Ross and Thomson
Scottish, active 1848 - 1864
Scottish, c.1814 - 1878
A Happy Dream, 1862-1863
Purchase, Horace W. Goldsmith Foundation Fund
Dimensions: Image: 7 7/8 x 6 in. (20 x 15.24 cm)
Mount: 12 3/4 x 10 1/2 in. (32.39 x 26.67 cm)
Sheet: 12 3/4 x 10 1/2 in. (32.39 x 26.67 cm)
Signatures, Inscriptions and Markings v
Inscribed (recto, on mount at bottom center, in pencil): A Happy Dream; (verso, at LLC, in pencil): 300437.0527; (ULC, in pencil): JT082
Published References v
Lombino, Mary-Kay, "Shape of Light: Defining Photographs from the Frances Lehman Loeb Art Center, September 20 - December 15, 2019," (Poughkeepsie, NY: Vassar College, Frances Lehman Loeb Art Center), 2019.
Exhibition History v
Poughkeepsie, New York, FLLAC, Vassar College, "Histories of Photography," July 5 - September 21, 2003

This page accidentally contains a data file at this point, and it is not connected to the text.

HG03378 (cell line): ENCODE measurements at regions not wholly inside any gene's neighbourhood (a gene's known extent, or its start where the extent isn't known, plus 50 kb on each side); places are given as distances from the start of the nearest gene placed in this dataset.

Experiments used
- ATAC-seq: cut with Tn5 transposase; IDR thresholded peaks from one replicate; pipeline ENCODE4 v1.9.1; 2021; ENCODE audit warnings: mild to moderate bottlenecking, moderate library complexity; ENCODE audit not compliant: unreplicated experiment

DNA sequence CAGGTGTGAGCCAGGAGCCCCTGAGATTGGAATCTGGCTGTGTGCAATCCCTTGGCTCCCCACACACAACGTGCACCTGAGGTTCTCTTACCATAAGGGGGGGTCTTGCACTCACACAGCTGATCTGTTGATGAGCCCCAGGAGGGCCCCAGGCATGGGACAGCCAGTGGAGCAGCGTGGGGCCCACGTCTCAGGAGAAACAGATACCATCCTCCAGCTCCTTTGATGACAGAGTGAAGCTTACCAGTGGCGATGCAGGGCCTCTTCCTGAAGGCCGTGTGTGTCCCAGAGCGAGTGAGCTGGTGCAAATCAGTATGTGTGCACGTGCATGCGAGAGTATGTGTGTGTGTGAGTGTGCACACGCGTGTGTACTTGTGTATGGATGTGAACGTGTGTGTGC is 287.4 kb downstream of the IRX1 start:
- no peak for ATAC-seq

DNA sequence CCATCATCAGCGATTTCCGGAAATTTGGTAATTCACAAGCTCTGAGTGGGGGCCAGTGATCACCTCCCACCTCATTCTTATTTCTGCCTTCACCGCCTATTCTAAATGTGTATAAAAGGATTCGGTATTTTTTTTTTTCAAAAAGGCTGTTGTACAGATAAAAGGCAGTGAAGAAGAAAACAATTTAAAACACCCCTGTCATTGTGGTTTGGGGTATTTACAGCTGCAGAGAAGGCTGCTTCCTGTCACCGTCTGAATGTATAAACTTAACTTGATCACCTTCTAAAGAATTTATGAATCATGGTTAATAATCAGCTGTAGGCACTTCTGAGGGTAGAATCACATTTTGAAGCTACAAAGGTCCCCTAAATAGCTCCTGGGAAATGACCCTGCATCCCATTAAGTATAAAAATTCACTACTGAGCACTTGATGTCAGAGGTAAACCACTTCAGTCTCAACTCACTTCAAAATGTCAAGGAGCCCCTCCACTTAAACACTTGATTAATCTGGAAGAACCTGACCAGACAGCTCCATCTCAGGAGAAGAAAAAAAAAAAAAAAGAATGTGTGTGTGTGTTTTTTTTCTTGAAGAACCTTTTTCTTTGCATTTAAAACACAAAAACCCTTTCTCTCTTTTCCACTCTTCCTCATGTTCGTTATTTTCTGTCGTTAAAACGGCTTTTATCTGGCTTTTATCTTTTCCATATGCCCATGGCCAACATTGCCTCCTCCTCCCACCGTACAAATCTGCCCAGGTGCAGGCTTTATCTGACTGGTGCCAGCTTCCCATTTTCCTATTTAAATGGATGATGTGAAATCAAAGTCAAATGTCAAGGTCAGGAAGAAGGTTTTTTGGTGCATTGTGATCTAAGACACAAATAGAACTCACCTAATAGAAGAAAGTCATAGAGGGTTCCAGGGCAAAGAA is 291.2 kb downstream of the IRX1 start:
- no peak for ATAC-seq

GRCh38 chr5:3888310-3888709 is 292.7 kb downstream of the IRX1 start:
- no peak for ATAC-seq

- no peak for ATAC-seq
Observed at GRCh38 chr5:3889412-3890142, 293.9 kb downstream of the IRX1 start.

In the mid-nineteenth century, British art photographers imitated the work of academic painters through several methods: props, stock poses, painted backdrops, multiple exposures, and the manual reworking of both negative and print. All of these techniques are represented in this striking collabor- ative image. Early Edinburgh partners Ross and Thomson produced both daguerreotypes and calotypes (salted-paper prints from paper negatives), and were experimenting with albumen-based emulsions as early as 1849. James Ross operated a painting studio and might have painted the backdrop seen here, which, in a somewhat altered state, appears in genre-scene photo- graphs sold under his name in 1863. This fine example of allegorical staging and combination printing was shown at the 1863 exposition of the London Photographic Society.